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ACAT’s Year End Tax Tips

Posted by taxguru on December 4, 2006


I just received an email from ACAT with an attached doc file of tax tips to be shared with clients and local media outlets.  Since this blog is my local media outlet, I am sharing those tips here.


The Twelve Tips of Business Year-End Tax Planning


Before business owners celebrate the Twelve Days of Christmas, they should first take a moment to review these Twelve Tips of Business Year-End Tax Planning. These could save the average business thousands of dollars!

It’s important to act quickly – once the bell tolls for the New Year, these opportunities for potential savings will be gone!

1.      Accelerate deductions from 2007 into 2006. A business can do this by making payments this year for expenses such as office supplies, repairs, maintenance, and advertising.

2.      Consider setting up a qualified retirement plan. It is one of the best ways for businesses to save on taxes. There are many options, so picking the right plan for your business is the key. Some plans are required to be set up by year end.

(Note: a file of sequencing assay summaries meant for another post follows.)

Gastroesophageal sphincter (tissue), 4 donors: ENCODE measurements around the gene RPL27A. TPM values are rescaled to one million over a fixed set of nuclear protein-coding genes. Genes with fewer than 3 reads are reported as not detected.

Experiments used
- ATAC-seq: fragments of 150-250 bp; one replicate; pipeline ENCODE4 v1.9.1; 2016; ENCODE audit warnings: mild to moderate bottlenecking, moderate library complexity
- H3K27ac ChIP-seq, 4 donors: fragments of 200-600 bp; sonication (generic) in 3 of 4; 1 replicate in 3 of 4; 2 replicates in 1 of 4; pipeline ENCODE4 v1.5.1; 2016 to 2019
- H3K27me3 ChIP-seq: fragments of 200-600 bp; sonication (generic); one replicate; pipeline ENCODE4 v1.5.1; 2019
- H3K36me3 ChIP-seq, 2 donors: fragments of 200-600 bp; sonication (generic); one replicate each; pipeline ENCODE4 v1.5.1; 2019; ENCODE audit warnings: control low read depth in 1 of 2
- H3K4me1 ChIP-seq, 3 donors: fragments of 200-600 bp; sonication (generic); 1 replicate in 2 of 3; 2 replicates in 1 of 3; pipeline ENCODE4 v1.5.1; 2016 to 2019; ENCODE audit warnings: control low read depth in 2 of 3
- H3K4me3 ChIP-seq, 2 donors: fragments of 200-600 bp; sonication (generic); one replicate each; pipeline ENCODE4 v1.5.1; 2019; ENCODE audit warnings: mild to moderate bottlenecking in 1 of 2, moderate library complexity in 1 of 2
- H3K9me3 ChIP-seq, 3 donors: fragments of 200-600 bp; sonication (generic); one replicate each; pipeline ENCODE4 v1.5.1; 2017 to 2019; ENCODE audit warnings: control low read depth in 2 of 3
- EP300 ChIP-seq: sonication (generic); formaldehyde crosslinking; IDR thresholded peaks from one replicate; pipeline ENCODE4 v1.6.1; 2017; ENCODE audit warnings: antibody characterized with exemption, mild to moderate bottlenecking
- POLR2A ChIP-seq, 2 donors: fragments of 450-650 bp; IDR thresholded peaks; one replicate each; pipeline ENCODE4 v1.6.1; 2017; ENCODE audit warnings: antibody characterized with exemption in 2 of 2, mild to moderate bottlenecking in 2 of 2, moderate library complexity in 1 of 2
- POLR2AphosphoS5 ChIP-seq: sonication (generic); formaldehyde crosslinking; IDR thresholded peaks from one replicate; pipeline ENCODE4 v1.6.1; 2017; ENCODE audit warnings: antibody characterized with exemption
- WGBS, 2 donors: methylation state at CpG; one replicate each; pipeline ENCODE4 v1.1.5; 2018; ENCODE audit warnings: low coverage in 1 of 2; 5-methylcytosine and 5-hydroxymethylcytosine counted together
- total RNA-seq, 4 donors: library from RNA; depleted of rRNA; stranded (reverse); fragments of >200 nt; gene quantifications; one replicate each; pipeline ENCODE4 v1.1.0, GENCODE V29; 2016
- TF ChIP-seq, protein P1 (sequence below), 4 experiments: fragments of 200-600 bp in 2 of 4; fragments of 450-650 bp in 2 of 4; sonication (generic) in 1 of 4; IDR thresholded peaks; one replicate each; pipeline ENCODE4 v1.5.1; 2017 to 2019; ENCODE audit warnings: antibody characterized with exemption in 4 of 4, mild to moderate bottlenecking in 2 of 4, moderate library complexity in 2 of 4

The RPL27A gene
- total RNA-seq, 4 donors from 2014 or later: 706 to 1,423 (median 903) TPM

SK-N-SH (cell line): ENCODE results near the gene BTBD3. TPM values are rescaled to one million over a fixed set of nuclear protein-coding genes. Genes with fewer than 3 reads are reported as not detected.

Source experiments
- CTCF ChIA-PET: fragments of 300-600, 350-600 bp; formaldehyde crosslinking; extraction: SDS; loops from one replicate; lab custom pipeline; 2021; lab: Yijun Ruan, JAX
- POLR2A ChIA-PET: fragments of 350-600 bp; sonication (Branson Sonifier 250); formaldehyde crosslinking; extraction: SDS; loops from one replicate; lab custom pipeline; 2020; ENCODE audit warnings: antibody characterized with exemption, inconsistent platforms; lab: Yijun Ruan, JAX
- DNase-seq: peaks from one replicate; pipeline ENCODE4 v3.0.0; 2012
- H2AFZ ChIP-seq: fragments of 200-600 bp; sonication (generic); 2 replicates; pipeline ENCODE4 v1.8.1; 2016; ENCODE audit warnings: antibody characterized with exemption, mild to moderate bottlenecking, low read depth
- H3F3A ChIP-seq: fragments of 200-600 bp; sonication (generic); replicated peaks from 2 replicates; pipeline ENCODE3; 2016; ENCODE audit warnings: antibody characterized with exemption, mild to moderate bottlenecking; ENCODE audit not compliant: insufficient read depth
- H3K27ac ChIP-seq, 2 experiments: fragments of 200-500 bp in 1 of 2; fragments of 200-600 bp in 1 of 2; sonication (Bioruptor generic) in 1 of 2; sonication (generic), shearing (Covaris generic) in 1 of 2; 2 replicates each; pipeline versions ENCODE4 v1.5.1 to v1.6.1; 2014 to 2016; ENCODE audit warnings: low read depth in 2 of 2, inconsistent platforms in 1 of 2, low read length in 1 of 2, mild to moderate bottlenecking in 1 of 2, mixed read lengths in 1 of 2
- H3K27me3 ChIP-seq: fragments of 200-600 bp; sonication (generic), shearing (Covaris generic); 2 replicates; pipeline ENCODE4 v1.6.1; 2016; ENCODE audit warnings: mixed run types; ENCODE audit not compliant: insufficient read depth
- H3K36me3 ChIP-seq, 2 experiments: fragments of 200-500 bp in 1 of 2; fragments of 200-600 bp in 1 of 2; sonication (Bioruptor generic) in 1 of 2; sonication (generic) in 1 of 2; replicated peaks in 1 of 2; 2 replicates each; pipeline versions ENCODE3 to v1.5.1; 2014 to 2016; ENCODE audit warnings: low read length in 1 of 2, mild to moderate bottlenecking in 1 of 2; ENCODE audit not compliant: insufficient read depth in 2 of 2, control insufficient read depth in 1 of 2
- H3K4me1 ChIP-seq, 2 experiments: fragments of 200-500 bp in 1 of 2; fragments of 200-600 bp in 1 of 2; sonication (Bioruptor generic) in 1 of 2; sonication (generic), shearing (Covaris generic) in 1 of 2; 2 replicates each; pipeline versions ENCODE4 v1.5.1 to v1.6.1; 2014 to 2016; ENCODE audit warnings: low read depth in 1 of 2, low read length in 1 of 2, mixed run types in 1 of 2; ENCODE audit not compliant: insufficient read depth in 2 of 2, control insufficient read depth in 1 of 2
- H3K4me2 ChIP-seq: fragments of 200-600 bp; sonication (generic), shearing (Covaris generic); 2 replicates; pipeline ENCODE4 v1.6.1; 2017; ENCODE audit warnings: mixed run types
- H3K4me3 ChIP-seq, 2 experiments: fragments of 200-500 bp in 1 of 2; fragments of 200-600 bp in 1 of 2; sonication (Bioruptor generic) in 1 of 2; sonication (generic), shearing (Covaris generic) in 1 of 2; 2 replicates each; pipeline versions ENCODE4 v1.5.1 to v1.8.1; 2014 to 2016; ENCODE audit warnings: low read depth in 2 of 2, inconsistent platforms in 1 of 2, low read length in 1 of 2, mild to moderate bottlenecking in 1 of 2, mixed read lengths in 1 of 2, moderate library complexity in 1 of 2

3.      Reduce or defer year-end income. For cash basis businesses, deferring billing for services until the end of December or January can shift the income into the next year, as the income is reported in the year it is actually received. Also, delaying shipping of merchandise until January moves income into the next year.

4.      Accelerate purchase of equipment. If you anticipate business income to be higher in the current year versus next year, it makes sense to accelerate the purchase of equipment and other assets into this year. The benefits of Section 179 depreciation can mean large tax deductions, thus making the tax savings significant. Businesses can elect to “expense” part or all of qualified assets purchased during the year, up to the annual limit of $108,000 for 2006. There is a limit based on taxable income and an annual purchases threshold amount to qualify.

5.      Review fringe benefit plans. A Section 125 “cafeteria” plan can benefit both the employee and employer with pre-tax savings for health and dental insurance, out-of-pocket medical costs, dependent care, and other benefits.

6.      Write off bad debts. Businesses that use the accrual basis method of accounting may have uncollectible past-due accounts. These businesses can deduct these bad debts when they become partially or totally worthless. These accounts should be identified before year-end and the business should keep a detailed record of the debt-collection efforts.